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Suggested Citation:"Appendix K." Institute of Medicine, National Academy of Sciences, and National Academy of Engineering. 1991. Finding Common Ground: U.S. Export Controls in a Changed Global Environment. Washington, DC: The National Academies Press. doi: 10.17226/1617.
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APPENDIX
K

Glossary

5(k)

refers to Section 5(k) of the Export Administration Act, which requires preferential licensing treatment ("5(k) benefits") for countries that promise to adopt the "five essential elements" defined by CoCom as constituting an effective export control program. The 5(k) benefits consist of the same special or general license practices that automatically apply to CoCom members.


Administrative exception note (AEN)

a CoCom term denoting the type of license that is approvable after review by national licensing authorities, without full CoCom review; also known as national discretion licensing.

Advanced materials

this category of materials covers powder metal alloys, composites, polymers, fibers, ceramics, aluminides, radar-absorbing materials, magnetic metals, and fluorinated compounds.

Australia Group

a group of 20 nations, under the leadership of Australia, that have taken steps to restrict, if not ban, the sale of chemical weapons precursors. The other members are Austria, Belgium, Canada, Denmark, France, the Federal Republic of Germany, Greece, Ireland, Italy, Japan, Luxembourg, the Netherlands, New Zealand, Norway, Portugal, Spain, Switzerland, the United Kingdom, and the United States.


China Green Line

the decision of the United States in the early 1980s to assist China with its efforts to modernize was reflected in a substantial relaxation within CoCom of the restriction on strategic technology exports to China. The level of technology approved for general licensing as a result of this relaxation is known as the China Green Line.

Suggested Citation:"Appendix K." Institute of Medicine, National Academy of Sciences, and National Academy of Engineering. 1991. Finding Common Ground: U.S. Export Controls in a Changed Global Environment. Washington, DC: The National Academies Press. doi: 10.17226/1617.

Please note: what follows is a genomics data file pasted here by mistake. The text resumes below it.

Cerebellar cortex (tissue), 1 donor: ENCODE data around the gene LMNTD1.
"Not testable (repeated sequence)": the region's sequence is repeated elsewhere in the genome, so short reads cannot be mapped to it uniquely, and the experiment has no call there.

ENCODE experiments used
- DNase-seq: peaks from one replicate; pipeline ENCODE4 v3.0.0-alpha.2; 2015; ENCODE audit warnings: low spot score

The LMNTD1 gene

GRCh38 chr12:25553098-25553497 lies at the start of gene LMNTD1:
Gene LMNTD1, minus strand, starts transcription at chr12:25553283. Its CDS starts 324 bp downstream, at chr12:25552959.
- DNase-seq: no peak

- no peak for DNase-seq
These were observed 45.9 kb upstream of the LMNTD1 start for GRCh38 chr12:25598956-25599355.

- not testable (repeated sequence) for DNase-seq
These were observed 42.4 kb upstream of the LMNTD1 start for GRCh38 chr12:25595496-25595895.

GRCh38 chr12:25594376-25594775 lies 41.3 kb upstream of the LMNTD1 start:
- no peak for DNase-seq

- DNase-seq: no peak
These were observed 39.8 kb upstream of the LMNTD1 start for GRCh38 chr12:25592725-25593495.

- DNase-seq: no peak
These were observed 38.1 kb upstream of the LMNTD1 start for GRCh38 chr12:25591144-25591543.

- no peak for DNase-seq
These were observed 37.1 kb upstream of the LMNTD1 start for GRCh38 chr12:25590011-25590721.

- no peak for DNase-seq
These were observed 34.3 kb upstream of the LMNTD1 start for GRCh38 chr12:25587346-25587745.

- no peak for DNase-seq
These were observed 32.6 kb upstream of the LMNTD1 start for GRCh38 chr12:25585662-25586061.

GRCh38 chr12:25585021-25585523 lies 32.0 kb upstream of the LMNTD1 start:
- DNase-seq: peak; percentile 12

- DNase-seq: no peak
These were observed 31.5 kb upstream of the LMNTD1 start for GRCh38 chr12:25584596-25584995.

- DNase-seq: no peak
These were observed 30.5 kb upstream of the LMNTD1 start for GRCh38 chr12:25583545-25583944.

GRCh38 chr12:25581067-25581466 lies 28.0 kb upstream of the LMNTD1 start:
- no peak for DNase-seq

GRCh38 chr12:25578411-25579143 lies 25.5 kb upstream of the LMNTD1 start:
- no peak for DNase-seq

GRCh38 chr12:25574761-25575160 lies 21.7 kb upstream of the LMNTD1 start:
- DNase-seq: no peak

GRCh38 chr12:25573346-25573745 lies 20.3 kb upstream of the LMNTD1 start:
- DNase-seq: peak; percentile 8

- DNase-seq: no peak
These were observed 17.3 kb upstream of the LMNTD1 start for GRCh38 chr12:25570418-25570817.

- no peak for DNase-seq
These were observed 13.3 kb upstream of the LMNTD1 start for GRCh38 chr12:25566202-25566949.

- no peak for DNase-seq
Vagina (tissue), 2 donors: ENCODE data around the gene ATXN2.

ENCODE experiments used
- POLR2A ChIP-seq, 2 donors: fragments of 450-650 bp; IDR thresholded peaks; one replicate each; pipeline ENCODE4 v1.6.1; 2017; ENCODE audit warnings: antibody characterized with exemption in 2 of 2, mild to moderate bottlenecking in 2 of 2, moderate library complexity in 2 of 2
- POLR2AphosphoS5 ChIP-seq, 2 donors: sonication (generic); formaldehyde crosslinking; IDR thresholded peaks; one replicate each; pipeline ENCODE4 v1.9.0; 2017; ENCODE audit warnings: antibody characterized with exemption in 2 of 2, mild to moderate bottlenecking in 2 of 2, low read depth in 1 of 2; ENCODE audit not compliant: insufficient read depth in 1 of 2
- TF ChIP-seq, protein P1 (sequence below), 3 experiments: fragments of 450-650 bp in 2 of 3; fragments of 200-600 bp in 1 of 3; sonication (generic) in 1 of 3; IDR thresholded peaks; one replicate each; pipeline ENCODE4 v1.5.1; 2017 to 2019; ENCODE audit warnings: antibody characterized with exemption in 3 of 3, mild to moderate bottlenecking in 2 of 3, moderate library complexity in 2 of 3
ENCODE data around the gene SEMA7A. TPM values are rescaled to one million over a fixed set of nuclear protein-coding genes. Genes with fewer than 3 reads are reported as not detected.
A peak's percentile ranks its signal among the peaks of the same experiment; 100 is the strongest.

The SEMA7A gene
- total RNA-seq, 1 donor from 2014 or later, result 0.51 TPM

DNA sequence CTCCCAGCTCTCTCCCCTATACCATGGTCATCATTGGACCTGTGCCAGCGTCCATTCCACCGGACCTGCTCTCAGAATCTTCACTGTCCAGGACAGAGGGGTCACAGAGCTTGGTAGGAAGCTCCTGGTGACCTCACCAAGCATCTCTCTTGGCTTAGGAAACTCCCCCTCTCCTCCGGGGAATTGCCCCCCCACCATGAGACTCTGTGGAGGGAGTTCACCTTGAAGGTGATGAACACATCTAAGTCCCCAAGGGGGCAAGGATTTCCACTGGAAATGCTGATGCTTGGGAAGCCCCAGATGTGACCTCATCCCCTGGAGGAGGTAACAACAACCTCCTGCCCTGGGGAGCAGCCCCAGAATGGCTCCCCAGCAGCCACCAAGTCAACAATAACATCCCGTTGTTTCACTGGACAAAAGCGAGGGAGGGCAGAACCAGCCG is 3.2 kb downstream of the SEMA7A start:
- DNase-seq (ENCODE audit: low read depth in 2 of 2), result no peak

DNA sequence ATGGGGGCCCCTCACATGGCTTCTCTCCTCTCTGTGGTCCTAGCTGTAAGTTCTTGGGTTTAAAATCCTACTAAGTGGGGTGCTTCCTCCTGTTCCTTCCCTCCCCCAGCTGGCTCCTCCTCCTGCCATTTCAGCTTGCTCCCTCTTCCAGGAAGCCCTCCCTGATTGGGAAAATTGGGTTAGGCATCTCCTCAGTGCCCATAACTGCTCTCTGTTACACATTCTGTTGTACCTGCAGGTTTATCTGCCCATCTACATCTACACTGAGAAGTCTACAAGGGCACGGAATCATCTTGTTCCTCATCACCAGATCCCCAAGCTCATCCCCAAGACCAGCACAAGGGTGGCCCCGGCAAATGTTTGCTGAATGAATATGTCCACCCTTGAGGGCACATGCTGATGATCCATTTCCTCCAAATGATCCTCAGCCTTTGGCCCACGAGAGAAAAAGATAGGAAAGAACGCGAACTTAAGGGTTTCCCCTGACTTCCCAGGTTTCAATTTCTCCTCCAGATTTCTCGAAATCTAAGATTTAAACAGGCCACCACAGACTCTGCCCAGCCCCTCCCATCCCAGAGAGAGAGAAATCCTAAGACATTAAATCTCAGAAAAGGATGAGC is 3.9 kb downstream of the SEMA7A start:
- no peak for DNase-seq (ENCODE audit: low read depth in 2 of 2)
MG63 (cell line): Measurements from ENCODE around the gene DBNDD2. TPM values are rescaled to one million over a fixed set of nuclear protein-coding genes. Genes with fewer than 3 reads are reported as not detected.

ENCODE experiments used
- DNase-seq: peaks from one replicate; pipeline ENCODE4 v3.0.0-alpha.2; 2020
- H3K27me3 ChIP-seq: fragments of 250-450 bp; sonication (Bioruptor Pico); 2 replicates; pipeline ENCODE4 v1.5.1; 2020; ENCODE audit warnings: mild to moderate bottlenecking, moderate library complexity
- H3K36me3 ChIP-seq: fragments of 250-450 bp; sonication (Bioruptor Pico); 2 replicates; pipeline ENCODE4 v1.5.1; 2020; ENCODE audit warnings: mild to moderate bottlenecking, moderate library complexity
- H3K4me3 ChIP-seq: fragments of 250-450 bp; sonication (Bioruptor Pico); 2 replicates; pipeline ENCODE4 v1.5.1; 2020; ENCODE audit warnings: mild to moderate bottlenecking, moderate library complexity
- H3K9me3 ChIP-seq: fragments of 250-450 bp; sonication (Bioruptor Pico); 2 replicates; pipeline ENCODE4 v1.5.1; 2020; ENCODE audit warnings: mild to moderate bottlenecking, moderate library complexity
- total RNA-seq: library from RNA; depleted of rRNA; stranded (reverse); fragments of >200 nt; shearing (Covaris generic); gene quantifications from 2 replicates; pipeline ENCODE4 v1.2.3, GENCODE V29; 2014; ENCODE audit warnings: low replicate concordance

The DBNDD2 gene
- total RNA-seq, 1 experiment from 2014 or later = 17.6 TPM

×

CoCom (Coordinating Committee for Multilateral Export Controls)

a nontreaty organization that cooperatively restricts strategic exports to controlled countries. It consists of 17 member nations: Australia, Belgium, Canada, Denmark, France, the Federal Republic of Germany, Greece, Italy, Japan, Luxembourg, the Netherlands, Norway, Portugal, Spain, Turkey, the United Kingdom, and the United States.

Commodity

in general parlance, any article, material, or supply. As used in this report, it refers to an item characterized by widespread availability and low cost; the term is used in association with the concept of controllability.

Core list

the June 1990 CoCom High-Level Meeting produced a commitment on the part of the members to further reductions in the number of controlled-item categories. The result of this exercise is to be a sharply reduced list of controlled items.


De-Americanization

the tendency of foreign companies to design-out U.S. products, components, or suppliers in order to avoid U.S. reexport controls.

Defense industrial base

refers to the complex of industries, skilled personnel, and technologies needed to manufacture today's—and tomorrow's—sophisticated weapons systems.

Diversion

shipment of militarily significant dual use items to unapproved end users, either directly, through the export of controlled items without a license (i.e., smuggling), or indirectly, through transshipment using a complex chain of untraceable reexports.

Dual use

in the context of this report, items that have both military and commercial applications.


Eastern Europe

in the context of this report, refers to the former Soviet allies in the Warsaw Treaty Organization.

Embargo

a legal prohibition on commerce.

Enabling technology

the data and know-how required to design and produce a product or its components. This includes knowledge regarding design systems, materials processing, manufacturing processes, or components thereof.